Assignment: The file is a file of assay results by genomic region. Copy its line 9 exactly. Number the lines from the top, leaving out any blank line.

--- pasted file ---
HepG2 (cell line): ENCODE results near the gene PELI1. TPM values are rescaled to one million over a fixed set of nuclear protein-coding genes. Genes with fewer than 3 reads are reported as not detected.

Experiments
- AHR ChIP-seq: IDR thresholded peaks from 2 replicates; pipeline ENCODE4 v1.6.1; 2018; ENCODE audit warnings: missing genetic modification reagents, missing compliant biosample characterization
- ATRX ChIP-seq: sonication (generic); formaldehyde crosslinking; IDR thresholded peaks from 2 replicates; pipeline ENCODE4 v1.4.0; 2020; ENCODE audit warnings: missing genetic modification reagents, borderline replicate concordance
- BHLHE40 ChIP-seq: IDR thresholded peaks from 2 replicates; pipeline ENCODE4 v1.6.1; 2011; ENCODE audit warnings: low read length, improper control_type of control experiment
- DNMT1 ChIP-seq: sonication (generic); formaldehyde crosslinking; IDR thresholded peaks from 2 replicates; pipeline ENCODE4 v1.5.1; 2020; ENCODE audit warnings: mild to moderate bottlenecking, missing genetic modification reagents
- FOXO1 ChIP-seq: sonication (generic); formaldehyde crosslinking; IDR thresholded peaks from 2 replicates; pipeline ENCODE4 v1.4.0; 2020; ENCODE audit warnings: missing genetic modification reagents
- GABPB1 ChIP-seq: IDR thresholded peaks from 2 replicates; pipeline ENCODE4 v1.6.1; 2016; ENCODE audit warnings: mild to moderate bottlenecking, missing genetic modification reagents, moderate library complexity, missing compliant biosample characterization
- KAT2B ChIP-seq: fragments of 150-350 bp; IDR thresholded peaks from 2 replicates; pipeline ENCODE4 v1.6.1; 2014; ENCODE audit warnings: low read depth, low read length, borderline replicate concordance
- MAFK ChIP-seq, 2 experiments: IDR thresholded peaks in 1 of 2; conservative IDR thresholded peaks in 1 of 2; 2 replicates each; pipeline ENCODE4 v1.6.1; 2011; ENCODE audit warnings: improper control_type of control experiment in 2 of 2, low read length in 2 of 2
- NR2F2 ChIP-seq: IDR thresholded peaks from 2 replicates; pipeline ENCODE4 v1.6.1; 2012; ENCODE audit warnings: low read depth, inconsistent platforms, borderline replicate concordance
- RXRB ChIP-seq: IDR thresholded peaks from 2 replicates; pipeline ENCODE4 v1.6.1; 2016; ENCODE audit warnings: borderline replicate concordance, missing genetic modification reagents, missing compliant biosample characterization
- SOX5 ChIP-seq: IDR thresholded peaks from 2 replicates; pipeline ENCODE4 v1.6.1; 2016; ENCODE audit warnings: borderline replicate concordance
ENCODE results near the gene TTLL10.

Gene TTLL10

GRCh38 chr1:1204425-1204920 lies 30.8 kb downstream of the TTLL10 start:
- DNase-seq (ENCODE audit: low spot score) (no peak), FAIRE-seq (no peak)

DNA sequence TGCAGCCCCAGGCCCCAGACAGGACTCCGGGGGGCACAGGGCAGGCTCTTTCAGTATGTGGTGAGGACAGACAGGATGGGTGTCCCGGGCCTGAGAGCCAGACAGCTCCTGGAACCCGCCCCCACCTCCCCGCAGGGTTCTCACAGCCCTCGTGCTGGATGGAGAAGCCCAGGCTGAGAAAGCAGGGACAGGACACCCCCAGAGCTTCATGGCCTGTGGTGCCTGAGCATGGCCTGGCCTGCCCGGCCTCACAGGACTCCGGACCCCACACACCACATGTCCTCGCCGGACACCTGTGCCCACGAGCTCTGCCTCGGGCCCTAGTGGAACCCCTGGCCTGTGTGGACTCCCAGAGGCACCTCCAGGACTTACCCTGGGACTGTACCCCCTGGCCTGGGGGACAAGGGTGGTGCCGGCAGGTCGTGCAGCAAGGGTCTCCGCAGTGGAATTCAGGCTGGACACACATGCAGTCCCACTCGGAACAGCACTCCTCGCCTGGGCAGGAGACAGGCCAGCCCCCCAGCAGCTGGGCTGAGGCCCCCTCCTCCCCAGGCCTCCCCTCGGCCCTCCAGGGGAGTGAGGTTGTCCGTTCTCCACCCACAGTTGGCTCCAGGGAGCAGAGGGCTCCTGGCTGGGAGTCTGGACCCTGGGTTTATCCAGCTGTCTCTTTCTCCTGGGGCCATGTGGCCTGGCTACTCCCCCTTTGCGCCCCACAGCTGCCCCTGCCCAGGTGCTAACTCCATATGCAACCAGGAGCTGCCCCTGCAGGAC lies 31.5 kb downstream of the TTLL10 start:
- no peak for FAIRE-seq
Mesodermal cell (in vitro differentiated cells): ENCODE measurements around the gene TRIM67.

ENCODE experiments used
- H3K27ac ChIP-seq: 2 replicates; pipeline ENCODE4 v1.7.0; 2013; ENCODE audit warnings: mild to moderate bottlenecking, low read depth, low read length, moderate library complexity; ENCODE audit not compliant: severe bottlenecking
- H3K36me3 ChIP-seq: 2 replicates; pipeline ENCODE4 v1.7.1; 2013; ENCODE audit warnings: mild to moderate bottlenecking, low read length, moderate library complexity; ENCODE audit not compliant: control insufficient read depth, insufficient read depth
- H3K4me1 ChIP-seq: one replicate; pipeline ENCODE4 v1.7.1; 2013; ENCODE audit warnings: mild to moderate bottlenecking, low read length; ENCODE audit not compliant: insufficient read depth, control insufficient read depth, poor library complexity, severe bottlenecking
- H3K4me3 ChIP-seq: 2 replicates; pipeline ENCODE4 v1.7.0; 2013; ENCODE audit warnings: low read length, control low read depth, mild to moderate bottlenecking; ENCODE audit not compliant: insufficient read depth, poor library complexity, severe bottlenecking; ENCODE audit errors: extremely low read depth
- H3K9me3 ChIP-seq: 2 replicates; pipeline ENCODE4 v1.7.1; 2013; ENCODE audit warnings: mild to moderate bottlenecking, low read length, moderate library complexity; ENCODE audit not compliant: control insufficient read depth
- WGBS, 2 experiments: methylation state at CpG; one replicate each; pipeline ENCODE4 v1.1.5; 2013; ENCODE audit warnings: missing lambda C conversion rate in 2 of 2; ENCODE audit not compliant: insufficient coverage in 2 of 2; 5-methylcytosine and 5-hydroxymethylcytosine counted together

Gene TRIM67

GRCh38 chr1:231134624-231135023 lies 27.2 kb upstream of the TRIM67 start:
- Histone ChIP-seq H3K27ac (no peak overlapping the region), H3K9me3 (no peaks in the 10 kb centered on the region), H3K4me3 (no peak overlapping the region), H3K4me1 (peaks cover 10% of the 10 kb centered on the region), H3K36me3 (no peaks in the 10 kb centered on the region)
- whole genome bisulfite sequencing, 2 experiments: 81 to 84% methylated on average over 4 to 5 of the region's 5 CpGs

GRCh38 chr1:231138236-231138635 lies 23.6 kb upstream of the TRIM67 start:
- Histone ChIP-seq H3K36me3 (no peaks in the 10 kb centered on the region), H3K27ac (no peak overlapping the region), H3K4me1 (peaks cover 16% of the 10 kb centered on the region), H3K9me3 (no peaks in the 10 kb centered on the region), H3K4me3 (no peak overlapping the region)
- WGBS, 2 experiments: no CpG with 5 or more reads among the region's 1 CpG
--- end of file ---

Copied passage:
- KAT2B ChIP-seq: fragments of 150-350 bp; IDR thresholded peaks from 2 replicates; pipeline ENCODE4 v1.6.1; 2014; ENCODE audit warnings: low read depth, low read length, borderline replicate concordance